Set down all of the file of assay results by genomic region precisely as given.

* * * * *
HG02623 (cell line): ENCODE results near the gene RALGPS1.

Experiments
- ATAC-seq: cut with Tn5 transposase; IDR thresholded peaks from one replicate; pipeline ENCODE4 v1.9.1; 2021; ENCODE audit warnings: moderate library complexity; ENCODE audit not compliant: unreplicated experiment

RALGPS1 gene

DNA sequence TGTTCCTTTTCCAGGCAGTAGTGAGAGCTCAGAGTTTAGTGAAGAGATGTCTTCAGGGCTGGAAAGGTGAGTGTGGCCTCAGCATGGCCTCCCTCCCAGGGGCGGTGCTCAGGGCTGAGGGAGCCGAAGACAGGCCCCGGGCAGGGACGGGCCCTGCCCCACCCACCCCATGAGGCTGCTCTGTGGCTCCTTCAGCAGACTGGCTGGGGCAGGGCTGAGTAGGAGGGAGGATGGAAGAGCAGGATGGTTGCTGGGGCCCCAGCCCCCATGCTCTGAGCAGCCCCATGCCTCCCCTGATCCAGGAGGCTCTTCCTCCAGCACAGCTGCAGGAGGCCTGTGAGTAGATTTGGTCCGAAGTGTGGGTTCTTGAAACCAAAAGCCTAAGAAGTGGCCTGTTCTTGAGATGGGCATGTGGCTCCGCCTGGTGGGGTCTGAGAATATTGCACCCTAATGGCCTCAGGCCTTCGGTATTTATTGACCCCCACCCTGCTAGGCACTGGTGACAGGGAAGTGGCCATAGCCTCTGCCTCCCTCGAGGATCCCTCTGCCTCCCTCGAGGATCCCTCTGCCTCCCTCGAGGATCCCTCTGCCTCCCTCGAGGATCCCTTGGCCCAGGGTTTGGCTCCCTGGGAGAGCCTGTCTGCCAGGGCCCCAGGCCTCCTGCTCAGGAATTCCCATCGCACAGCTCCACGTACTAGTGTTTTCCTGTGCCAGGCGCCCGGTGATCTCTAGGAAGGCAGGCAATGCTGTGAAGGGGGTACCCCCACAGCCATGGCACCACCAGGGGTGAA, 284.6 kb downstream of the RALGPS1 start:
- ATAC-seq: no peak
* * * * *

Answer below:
HG02623 (cell line): ENCODE results near the gene RALGPS1.

Experiments
- ATAC-seq: cut with Tn5 transposase; IDR thresholded peaks from one replicate; pipeline ENCODE4 v1.9.1; 2021; ENCODE audit warnings: moderate library complexity; ENCODE audit not compliant: unreplicated experiment

RALGPS1 gene

DNA sequence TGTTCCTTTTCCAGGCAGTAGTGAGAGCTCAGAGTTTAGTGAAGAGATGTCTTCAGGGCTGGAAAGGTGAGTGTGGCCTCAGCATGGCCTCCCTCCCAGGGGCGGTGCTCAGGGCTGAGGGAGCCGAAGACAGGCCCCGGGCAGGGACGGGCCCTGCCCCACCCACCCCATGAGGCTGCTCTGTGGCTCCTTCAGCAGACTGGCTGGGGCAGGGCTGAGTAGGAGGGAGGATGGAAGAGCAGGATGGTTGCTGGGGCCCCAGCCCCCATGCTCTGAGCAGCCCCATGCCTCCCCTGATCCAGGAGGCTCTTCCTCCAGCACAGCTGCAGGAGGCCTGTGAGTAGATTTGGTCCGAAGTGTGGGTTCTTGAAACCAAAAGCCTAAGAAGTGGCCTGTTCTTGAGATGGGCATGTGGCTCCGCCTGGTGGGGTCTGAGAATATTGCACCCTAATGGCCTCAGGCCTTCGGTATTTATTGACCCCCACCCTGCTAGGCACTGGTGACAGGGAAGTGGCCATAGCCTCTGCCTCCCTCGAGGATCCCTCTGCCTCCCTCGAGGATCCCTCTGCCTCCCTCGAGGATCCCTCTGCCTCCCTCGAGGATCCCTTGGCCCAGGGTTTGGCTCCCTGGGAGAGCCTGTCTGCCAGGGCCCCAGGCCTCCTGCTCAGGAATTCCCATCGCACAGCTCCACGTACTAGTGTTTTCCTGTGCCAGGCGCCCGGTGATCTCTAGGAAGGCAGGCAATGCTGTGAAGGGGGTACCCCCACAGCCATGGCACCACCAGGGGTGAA, 284.6 kb downstream of the RALGPS1 start:
- ATAC-seq: no peak